- This very popular tour takes you to Ayutthaya in the morning, then back to Bangkok where you are taken on a river cruise that takes you past all the major temples in the capital. So you see the best of both Ayutthaya and Bangkok in one day.
Related: Ayutthaya or Sukhothai – which to Visit? Our vote
Related: The Hypothetically Perfect Day in Bangkok
Related: Songkran in Pattaya. And on actually enjoying Thailand’s “Sex Capital”
Related: Bbqboy’s Ultimate Guide to the Best of Thailand
Have you been to Ayutthaya? What were your highlights?
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This was really helpful. We are also a couple blogger, but still rooted to our home 🙂 Like you we aspire to adopt travel full time.
We are soon planning to visit Thailand – Bangkok, Sukhothai and then Chiang Mai. And have provisioned one day for Ayutthaya from Bangkok via a private taxi, as we are in a group of 8. Will definitely try not to miss these temples.
Have you been to Erawan National Park from Bangkok? If so, will like to know if you found the visit worth it and how you commuted.
Hi Neha! Private taxi the way to go, especially with that many people. I guess the same taxi will bring you to the various temples. You’ll enjoy Sukhothai as well, more compact, cleaner and fewer tourists.
No, haven’t been to Erawan National Park.
I really liked this post on Ayutthaya. The layout is really good and the information is helpful as I’m writing up about my visit there this year and I was able to cross-reference your photos with the ones I took to confirm which temples I went too.
Thanks Hilton, glad it could be of help! 🙂
Having enjoyed a two-week visit in Siem Reap earlier this year, I’d come to Ayutthaya in a heartbeat for a chance to see more of the temples. Your photos show an incredible array of things to see and I can’t imagine cramming everything into one day. It’s interesting that the city hasn’t upped it’s tourist allure but I expect, if you make a visit back in a few years, you’ll find it all changed. I would have booked a few nights there as well.
Most of the major temples actually get a lot of visitors Anita, especially Chinese tour groups doing day trips from Bangkok. The lesser known temples get much less.
It’s very doable by tuk-tuk in a day, you probably won’t spend more than 45 minutes at any one temple and most are close to each other. We did ALL the major temples in 2 days, but the first day we walked (and saw 4 temples in the center) and on the 2nd day had a half day by Tuk-tuk where we saw the temples outside the center.
The temples at Siem Reap much bigger than Ayutthaya and there are so many to see. We spent 3 days there and still didn’t cover everything. You must have really covered a lot over 2 weeks and I hope you write about it soon! (you’ve been taking a break too long Anita 🙂 )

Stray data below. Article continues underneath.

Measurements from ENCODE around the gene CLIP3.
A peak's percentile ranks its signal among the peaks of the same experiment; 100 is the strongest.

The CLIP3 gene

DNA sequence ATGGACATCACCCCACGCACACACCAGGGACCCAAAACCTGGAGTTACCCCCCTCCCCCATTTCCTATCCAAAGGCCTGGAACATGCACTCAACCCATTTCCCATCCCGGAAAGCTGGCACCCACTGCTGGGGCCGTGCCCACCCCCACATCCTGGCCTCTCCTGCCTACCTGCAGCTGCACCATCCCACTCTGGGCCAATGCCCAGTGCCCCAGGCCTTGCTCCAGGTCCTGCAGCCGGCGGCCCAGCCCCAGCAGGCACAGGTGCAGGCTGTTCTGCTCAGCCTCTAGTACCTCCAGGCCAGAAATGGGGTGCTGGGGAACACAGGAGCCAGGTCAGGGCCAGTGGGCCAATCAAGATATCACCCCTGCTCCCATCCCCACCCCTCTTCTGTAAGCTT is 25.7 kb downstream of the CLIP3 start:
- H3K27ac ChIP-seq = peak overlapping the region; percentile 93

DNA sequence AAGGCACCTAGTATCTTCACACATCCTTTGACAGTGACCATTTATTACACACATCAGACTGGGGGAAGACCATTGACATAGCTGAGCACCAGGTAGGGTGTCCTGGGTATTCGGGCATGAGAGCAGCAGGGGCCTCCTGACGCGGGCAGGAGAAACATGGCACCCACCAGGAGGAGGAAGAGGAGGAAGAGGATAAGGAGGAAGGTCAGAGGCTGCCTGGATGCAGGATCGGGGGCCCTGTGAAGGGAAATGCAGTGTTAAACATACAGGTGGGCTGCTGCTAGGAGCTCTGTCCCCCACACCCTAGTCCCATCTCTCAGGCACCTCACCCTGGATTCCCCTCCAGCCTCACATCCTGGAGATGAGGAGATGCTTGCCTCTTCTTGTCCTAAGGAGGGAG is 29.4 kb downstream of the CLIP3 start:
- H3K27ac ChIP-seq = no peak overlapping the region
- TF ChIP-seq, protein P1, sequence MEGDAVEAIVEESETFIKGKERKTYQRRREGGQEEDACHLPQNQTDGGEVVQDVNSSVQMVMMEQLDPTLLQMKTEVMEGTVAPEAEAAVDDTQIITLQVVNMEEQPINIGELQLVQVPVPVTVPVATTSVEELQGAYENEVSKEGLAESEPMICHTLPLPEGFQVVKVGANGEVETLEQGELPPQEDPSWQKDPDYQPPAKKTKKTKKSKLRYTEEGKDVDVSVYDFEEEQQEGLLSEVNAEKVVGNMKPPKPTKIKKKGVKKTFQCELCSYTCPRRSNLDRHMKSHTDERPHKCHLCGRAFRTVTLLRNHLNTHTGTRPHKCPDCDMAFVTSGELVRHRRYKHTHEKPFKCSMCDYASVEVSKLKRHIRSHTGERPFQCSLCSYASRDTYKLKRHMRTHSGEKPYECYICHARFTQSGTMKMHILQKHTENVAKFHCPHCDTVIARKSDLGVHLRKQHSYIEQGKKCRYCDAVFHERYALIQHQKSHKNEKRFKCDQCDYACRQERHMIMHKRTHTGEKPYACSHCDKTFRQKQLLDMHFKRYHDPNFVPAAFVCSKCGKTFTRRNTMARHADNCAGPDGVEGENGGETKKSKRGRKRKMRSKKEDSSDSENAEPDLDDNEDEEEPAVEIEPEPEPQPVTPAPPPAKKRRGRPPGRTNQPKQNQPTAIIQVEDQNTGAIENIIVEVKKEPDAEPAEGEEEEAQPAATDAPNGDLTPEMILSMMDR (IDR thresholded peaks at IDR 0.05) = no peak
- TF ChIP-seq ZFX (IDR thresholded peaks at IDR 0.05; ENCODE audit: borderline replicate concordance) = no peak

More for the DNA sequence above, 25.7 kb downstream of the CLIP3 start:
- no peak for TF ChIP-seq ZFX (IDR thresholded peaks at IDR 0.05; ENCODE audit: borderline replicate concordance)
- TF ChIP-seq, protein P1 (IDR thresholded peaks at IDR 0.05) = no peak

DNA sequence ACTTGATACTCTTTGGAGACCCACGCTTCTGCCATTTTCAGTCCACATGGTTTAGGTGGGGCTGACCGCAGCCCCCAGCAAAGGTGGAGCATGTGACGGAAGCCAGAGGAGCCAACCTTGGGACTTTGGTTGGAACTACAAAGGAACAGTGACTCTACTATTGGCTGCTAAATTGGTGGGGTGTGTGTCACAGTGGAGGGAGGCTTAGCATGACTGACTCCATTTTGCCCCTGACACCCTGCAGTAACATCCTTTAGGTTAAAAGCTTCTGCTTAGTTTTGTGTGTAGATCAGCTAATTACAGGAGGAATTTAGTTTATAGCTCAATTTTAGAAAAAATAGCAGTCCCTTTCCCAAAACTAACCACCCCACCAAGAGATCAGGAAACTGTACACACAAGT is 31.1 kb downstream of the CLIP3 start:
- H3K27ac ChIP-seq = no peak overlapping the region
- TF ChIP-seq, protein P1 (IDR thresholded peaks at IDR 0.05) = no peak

I like the roosters. Wonder who won the wager. So it’s dogged in Ayutthaya. In Jerusalem they have cats.
Just like in the Balkans. We lived in Split last year and there were cats everywhere.
Get a map from 7/11 and go exploring.
Not a fan of Ayuthaya and always hotter there than Bangkok. Kanchanaburi province is real nice.
Never been to Kanchanaburi. I’ve heard about the railway but don’t know much else about the province…
Great post! Thanks for sharing.Pictures are too good.Keep sharing.
Great tips Frank, I would have booked 2-3 nights, so it’s nice to know not to. I can see why you made the return trip. Absolutely fabulous.
brillianjt colours coming through on the pics Frank! Its definitely easy enough to reach from Bangkok in a day including return. I took a mini bus. In fact I think I did a lot of it on foot apart from the bus to the entrance and back. It was only three years ago…. dont remember much, Lots of visitors. but I guess that’s Thailand these days. great post!
You’re right – lots of visitors now, when we came here 10 years ago we had the temples almost to ourselves.
There are a few temples in the middle that can be explored on foot (including some of the above) but a whole bunch are scattered on the outskirts and on the other side of the river.
Frank, you brought back so many memories. We went in June of 2015. I had hired a guide and driver before arriving in Thailand. My husband had been diagnosed with congestive heart failure. With the heat, he needed a refuge between temples. We did all the temples you listed. The guide and driver, picked us up, at our hotel in Bangkok. We did the Bang Pa-In Palace as well. I was not impressed with the Ayutthaya city either. We would go back to the temples again. Mainly because it is picturesque. We were going to do a cruise up the river to do the palace and temples. Research on line said not to do the cruise. I’m glad we did it on our own.